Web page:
Turkey's next Prime Minister will be the current Foreign Minister Ahmit Davutoglu He will succeed Recep Tayyip Erdogan who is expected to be sworn in as the first directly elected President of Turkey in a few days time.
The Central Executive Board of ruling Justice and Development Party (AKP) confirmed the decision after a meeting on Thursday (21 August). He will be formally endorsed as Chairman of the Party and Prime Minister designate at a Party Congress on 27 August.
Davitoglu will become Turkey's 26th prime minister following a procedural confidence vote at Parliament, where the AKP has a big majority, in early September.
A former professor of international relations, Davutoglu was appointed as Foreign Minister in 2009, despite not being a lawmaker at the time. He entered Parliament in 2011 as deputy for Konya; but his role in shaping Turkish foreign policy dates back to 2002 when he served as chief advisor to Prime Minister Erdogan and the then Foreign Minister Abdullah Gul.
Commonspace.eu political editor said in a comment that Davitoglu's nomination had been rumoured for some time, but the decision was never a foregone conclusion since there was a serious debate in the AK party about the leadership succession. Over the last decade however Erdogan has moulded the Party in his own image, and Davitoglu's nomination is due to no small measure to Erdogan's personal support. Davitoglu is seen as the candidate of the younger wing of the Party who want the movement to go the next stage in reshaping Turkey.
Davitoglu is also seen as a loyal supporter of Erdogan and will ensure that the outgoing Prime Minister will still remain influential in the Party, despite moving to the Presidential Palce in Cankaya. Davitoglu has also been a leading critic of the Gulen Movement, which the AK Party accuses of trying to usurp power through illegal influence in Turkey's governing institutions. Davitoglu is expected to be a popular leader within the Party, but non AKP supporters are worried at the prospect that conservative Muslims will now be holding both the post of President and Prime Minister.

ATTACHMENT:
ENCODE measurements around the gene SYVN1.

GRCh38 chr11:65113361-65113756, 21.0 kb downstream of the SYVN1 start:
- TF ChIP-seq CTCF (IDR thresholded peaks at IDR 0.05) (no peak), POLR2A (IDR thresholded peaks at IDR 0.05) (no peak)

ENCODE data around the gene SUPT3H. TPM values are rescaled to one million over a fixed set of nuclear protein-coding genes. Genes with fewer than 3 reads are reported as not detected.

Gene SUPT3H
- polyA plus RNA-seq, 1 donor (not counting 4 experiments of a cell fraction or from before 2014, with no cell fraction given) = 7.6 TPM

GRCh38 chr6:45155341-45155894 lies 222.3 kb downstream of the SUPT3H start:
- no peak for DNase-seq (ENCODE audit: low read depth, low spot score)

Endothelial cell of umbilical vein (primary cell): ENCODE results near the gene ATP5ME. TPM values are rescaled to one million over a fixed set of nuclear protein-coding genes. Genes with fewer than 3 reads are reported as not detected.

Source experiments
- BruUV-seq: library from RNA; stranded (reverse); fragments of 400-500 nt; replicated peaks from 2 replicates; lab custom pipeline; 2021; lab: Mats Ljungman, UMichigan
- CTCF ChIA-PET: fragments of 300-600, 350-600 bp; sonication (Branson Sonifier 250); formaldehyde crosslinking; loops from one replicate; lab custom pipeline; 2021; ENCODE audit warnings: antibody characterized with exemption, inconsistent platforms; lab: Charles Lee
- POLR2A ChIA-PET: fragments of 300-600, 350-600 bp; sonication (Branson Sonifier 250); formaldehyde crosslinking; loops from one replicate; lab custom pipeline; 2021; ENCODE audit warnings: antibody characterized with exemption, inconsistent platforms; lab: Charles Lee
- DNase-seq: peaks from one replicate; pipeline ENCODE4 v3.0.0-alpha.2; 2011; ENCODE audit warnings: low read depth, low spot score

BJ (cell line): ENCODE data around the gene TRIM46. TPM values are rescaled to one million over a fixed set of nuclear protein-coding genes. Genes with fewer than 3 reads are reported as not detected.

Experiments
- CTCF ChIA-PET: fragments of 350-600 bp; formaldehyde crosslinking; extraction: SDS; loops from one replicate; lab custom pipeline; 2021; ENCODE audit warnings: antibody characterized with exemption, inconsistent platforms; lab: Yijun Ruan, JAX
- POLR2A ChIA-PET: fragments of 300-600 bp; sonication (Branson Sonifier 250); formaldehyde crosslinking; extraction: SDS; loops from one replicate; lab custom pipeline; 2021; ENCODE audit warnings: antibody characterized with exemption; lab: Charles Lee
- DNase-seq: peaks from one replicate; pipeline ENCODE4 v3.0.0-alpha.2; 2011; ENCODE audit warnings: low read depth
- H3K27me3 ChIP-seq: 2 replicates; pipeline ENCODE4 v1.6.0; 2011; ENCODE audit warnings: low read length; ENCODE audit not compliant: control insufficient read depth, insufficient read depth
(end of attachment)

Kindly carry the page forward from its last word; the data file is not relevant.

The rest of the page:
No major changes are expected in Turkey's foreign policy in the short term since the Erdogan-Davitoglu team have been in control of foreign policy already for some time. Eventually however some new nuances may emerge, which may also relate to Turkley's relations with its neighbours in the South Caucasus and the Middle East. Davitoglu's book,"Strategic Depth," contains important hints about the foreign policy ideas that he has advocated as Foreign Minister, which will now assume even more importance.
photo: Ahmit Davitoglu, the new Prime Minister of Turkey (archive picture).
During the meeting, issues related to relations between Armenia and the European Union, and the Nagorno-Karabakh conflict were discussed